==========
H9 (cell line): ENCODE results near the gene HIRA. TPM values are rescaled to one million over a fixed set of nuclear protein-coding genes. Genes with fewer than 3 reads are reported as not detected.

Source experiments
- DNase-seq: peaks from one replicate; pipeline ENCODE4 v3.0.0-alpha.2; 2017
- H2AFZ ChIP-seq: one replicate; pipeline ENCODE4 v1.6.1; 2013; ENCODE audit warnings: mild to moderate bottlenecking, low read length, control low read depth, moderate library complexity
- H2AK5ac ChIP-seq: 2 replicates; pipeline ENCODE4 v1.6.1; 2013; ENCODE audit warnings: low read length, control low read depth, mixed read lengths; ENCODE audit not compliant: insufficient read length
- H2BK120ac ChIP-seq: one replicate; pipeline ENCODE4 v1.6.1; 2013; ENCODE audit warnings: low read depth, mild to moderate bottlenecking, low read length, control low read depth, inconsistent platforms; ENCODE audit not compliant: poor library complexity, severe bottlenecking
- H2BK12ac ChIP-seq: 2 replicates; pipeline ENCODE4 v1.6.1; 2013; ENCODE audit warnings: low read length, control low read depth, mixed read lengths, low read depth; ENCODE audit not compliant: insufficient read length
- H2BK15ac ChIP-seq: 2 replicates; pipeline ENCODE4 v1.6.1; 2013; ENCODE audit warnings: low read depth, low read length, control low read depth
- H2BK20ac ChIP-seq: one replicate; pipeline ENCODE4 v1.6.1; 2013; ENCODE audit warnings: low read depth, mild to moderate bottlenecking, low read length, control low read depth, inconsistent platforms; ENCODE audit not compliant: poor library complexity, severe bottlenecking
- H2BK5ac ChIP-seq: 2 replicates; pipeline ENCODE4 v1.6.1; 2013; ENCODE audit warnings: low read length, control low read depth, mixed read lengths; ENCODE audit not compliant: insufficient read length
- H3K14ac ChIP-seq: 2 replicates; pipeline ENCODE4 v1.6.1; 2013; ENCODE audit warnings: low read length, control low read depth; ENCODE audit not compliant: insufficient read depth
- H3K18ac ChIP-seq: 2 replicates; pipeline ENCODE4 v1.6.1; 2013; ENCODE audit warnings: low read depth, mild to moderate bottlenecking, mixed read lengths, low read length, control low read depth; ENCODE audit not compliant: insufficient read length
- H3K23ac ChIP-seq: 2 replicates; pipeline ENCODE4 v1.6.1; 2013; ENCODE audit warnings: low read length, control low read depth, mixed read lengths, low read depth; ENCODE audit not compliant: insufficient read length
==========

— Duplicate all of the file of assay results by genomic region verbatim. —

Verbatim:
H9 (cell line): ENCODE results near the gene HIRA. TPM values are rescaled to one million over a fixed set of nuclear protein-coding genes. Genes with fewer than 3 reads are reported as not detected.

Source experiments
- DNase-seq: peaks from one replicate; pipeline ENCODE4 v3.0.0-alpha.2; 2017
- H2AFZ ChIP-seq: one replicate; pipeline ENCODE4 v1.6.1; 2013; ENCODE audit warnings: mild to moderate bottlenecking, low read length, control low read depth, moderate library complexity
- H2AK5ac ChIP-seq: 2 replicates; pipeline ENCODE4 v1.6.1; 2013; ENCODE audit warnings: low read length, control low read depth, mixed read lengths; ENCODE audit not compliant: insufficient read length
- H2BK120ac ChIP-seq: one replicate; pipeline ENCODE4 v1.6.1; 2013; ENCODE audit warnings: low read depth, mild to moderate bottlenecking, low read length, control low read depth, inconsistent platforms; ENCODE audit not compliant: poor library complexity, severe bottlenecking
- H2BK12ac ChIP-seq: 2 replicates; pipeline ENCODE4 v1.6.1; 2013; ENCODE audit warnings: low read length, control low read depth, mixed read lengths, low read depth; ENCODE audit not compliant: insufficient read length
- H2BK15ac ChIP-seq: 2 replicates; pipeline ENCODE4 v1.6.1; 2013; ENCODE audit warnings: low read depth, low read length, control low read depth
- H2BK20ac ChIP-seq: one replicate; pipeline ENCODE4 v1.6.1; 2013; ENCODE audit warnings: low read depth, mild to moderate bottlenecking, low read length, control low read depth, inconsistent platforms; ENCODE audit not compliant: poor library complexity, severe bottlenecking
- H2BK5ac ChIP-seq: 2 replicates; pipeline ENCODE4 v1.6.1; 2013; ENCODE audit warnings: low read length, control low read depth, mixed read lengths; ENCODE audit not compliant: insufficient read length
- H3K14ac ChIP-seq: 2 replicates; pipeline ENCODE4 v1.6.1; 2013; ENCODE audit warnings: low read length, control low read depth; ENCODE audit not compliant: insufficient read depth
- H3K18ac ChIP-seq: 2 replicates; pipeline ENCODE4 v1.6.1; 2013; ENCODE audit warnings: low read depth, mild to moderate bottlenecking, mixed read lengths, low read length, control low read depth; ENCODE audit not compliant: insufficient read length
- H3K23ac ChIP-seq: 2 replicates; pipeline ENCODE4 v1.6.1; 2013; ENCODE audit warnings: low read length, control low read depth, mixed read lengths, low read depth; ENCODE audit not compliant: insufficient read length